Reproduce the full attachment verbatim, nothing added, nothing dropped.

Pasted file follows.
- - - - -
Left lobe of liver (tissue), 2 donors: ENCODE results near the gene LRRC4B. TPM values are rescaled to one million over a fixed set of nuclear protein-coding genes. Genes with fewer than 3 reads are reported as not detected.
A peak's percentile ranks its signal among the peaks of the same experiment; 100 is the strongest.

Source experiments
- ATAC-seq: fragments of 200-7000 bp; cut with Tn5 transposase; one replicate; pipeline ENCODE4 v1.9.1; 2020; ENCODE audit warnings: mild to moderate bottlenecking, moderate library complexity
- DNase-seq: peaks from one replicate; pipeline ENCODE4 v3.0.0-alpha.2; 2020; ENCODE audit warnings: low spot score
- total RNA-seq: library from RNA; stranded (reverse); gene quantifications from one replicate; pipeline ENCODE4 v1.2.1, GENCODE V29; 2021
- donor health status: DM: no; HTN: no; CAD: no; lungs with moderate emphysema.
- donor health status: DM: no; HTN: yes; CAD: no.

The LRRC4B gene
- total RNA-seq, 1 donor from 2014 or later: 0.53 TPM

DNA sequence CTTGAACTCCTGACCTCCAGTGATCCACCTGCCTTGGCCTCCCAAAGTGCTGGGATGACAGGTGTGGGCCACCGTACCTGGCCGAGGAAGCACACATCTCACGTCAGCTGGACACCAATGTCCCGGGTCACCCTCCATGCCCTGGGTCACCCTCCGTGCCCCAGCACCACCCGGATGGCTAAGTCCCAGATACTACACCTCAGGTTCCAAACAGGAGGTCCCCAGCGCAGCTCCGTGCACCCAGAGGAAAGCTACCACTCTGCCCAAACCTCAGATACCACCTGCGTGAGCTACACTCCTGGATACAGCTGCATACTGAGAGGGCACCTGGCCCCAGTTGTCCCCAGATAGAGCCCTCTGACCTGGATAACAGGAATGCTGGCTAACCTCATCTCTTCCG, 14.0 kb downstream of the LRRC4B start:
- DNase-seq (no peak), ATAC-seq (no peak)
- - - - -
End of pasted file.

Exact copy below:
Left lobe of liver (tissue), 2 donors: ENCODE results near the gene LRRC4B. TPM values are rescaled to one million over a fixed set of nuclear protein-coding genes. Genes with fewer than 3 reads are reported as not detected.
A peak's percentile ranks its signal among the peaks of the same experiment; 100 is the strongest.

Source experiments
- ATAC-seq: fragments of 200-7000 bp; cut with Tn5 transposase; one replicate; pipeline ENCODE4 v1.9.1; 2020; ENCODE audit warnings: mild to moderate bottlenecking, moderate library complexity
- DNase-seq: peaks from one replicate; pipeline ENCODE4 v3.0.0-alpha.2; 2020; ENCODE audit warnings: low spot score
- total RNA-seq: library from RNA; stranded (reverse); gene quantifications from one replicate; pipeline ENCODE4 v1.2.1, GENCODE V29; 2021
- donor health status: DM: no; HTN: no; CAD: no; lungs with moderate emphysema.
- donor health status: DM: no; HTN: yes; CAD: no.

The LRRC4B gene
- total RNA-seq, 1 donor from 2014 or later: 0.53 TPM

DNA sequence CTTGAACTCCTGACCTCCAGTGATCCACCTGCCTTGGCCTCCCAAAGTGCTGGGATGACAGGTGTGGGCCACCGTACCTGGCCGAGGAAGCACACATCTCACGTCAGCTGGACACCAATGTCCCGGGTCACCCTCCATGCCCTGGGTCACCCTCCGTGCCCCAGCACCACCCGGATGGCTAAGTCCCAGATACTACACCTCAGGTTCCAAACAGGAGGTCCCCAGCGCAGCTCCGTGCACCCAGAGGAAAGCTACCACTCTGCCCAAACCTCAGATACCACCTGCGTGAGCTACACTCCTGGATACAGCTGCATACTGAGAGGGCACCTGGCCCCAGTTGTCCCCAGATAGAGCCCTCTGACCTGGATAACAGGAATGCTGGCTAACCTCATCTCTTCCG, 14.0 kb downstream of the LRRC4B start:
- DNase-seq (no peak), ATAC-seq (no peak)